The Chestnut Street Drawing Series enables Chestnut Street to be appreciated in a new way by slowing down, expanding, and adding intimacy to the act of looking. Each of the 33 illustrations in the series is drawn at the same scale. For documentary purposes all building elements are shown as accurately as possible, and the drawings are presented as directly projected elevations to facilitate comparisons of scale and proportion. In most cases dependencies and additions are not drawn, in order to put emphasis on the main façade. The drawings chronicle the appearance of the buildings over an 18 month period in 2015 and 2016 with respect to cosmetic treatment, but some latitude has been taken, especially given the impermanent nature of paints and weatherproofing treatments, to achieve satisfying effects for the drawings as drawings. Where necessary, virtual repairs have been made, chiefly to distressed window shutters, patchy paint, rotted moldings and irregular flashing. Modernity and messy functionality, mainly in the guise of storm windows, plumbing stacks, downspouts and skylights, have been stripped away.
What do we see?
Chestnut Street is an architecture of plane rather than volume, of drawing and etching rather than sculpture. Most of the action takes place within a few inches inboard or outboard of the principal façade. Still, the interplay of light and shadow is just as important to these buildings as it is to ones more heavily reliant on three dimensional manipulation. Facades are smooth and changes in plane are sharp and crisp. It is a dressed aesthetic of small, precise gestures, ideally rendered in and suited to the New England light.
Simplicity and economy reign. The empty canvas for nearly every house is a flat, rectangular plane parallel with the street. For the most part roofs recede sharply above dominant overhanging eaves and are not perceived as significant contributors to the architectural composition. Street facing gables are an anomaly. Yet within the simplicity is an exacting rigor; principal façade elements are arrayed with an almost palpable joy in the mathematics of design. Window heights diminish from the first floor to the third, but in accelerating increments, as do the vertical spaces between them. Complex geometric patterns are inscribed in the sidelights and semielliptical transoms. Lateral window spacing is deftly coordinated with the central entry porticos, which themselves are ideally and consistently proportioned across all the houses.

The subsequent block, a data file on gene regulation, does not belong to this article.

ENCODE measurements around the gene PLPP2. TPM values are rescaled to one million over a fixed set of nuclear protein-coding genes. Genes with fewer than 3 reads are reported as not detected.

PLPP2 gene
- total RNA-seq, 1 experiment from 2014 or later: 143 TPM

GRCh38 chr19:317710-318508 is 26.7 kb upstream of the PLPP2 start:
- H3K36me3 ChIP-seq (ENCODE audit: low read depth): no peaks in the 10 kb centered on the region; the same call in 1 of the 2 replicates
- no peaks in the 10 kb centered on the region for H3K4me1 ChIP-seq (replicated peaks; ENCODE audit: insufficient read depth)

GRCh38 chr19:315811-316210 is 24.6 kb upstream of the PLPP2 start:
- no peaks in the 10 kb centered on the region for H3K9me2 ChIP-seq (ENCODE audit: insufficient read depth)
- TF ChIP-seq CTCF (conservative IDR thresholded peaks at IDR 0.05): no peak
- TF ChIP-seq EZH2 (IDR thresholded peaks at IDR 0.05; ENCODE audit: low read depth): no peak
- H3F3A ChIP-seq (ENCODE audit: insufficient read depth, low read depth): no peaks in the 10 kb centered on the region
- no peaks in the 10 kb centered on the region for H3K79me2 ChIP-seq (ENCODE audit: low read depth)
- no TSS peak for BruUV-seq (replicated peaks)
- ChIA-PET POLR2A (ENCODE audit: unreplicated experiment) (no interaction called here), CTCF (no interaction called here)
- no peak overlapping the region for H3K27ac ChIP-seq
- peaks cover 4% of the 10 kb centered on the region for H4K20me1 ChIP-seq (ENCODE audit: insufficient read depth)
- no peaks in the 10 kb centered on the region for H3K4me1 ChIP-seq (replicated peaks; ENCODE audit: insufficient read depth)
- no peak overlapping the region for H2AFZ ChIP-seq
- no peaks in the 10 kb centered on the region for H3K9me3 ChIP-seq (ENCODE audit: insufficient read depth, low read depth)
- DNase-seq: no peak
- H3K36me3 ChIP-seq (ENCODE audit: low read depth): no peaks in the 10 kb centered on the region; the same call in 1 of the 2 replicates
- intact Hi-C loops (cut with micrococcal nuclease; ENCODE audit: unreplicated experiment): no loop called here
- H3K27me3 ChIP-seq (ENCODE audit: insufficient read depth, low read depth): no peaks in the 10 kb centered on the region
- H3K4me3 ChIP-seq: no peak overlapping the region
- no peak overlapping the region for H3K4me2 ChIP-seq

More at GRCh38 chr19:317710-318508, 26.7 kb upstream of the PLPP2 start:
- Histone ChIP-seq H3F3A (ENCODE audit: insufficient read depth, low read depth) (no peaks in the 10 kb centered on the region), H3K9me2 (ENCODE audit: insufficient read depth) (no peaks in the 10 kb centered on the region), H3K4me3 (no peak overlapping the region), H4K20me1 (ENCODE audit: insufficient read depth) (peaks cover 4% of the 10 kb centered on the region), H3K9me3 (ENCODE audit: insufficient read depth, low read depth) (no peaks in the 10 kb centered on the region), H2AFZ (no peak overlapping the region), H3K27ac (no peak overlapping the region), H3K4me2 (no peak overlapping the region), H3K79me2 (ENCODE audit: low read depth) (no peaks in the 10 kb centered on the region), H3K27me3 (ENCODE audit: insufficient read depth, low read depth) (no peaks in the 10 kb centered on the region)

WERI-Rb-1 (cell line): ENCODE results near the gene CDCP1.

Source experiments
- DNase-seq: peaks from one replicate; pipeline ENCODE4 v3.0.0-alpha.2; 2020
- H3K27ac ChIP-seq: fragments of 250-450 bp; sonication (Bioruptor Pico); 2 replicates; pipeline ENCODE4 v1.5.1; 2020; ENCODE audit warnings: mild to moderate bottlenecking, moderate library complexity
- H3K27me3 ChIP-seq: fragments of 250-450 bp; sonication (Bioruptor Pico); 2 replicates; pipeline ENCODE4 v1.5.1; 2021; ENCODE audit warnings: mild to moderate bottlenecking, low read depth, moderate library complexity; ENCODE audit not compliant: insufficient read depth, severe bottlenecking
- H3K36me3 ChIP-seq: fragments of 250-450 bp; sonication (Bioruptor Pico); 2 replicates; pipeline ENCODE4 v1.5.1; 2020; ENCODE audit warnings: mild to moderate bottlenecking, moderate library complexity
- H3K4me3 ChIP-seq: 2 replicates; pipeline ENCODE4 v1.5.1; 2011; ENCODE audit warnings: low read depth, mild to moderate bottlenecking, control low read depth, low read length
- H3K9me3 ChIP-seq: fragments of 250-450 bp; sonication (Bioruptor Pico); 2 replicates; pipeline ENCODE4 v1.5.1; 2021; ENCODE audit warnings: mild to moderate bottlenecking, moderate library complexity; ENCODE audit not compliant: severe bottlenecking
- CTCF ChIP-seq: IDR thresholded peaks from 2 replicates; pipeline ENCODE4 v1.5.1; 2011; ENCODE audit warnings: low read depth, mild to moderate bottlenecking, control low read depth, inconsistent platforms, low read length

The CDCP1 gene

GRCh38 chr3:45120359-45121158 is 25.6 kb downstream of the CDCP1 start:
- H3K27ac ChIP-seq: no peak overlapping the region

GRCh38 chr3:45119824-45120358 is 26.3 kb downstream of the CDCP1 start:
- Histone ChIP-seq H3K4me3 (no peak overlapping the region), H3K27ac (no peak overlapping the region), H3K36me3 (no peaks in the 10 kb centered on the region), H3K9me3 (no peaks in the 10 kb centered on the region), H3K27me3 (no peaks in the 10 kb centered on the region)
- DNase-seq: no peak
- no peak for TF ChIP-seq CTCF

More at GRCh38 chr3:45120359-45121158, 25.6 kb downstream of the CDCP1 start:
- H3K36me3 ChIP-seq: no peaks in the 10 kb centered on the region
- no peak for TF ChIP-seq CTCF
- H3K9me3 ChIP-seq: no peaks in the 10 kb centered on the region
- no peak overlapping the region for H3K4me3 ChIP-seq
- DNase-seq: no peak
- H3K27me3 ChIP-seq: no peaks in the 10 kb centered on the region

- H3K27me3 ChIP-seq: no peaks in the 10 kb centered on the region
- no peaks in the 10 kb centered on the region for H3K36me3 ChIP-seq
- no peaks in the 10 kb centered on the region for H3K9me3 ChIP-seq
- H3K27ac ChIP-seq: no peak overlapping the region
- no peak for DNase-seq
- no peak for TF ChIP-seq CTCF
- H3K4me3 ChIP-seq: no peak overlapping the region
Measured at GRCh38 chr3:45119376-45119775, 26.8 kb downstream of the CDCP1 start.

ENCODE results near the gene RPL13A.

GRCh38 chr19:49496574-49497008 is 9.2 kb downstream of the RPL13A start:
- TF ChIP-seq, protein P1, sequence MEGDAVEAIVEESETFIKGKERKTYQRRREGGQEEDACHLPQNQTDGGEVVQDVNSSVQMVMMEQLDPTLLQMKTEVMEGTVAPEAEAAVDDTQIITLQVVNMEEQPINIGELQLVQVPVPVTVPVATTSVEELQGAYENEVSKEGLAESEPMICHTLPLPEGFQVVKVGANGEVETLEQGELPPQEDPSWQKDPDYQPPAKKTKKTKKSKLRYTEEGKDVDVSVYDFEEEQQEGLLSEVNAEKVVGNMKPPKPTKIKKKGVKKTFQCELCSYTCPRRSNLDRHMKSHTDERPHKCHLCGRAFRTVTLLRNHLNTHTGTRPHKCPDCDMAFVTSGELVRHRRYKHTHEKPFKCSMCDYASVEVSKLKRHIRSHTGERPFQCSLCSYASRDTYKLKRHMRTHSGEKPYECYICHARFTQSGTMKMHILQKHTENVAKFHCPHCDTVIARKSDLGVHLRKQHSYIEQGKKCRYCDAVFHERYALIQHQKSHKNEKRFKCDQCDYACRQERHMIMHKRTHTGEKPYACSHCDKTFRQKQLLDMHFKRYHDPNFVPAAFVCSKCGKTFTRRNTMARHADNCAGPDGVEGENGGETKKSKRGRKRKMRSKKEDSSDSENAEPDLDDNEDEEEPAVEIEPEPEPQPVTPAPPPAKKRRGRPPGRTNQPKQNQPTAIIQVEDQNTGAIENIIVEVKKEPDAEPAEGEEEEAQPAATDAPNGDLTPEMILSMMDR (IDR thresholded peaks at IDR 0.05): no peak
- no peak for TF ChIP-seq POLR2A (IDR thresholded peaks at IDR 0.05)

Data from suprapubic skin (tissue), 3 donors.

As an added bonus Chestnut Street offers up its attributes in two separate and distinct taxonomies – brick and wood - and a possible third if the several instances of wood masquerading as stone are separately counted.
Chestnut Street also has an attitude. A serene, stable and confident place, it is forthright, but not confrontational, dignified, but not especially aloof. Many of its dwellings are, as a function of total volume contained, gargantuan, but the simply articulated, balanced facades fronting the street belie this. It is intimidating, but friendly and manageable at the same time. Impressive flights of solid granite stairs lead to the pleasantly scaled and welcoming entry porticos. You, the visitor, are on best behavior, but at least you are invited to the party.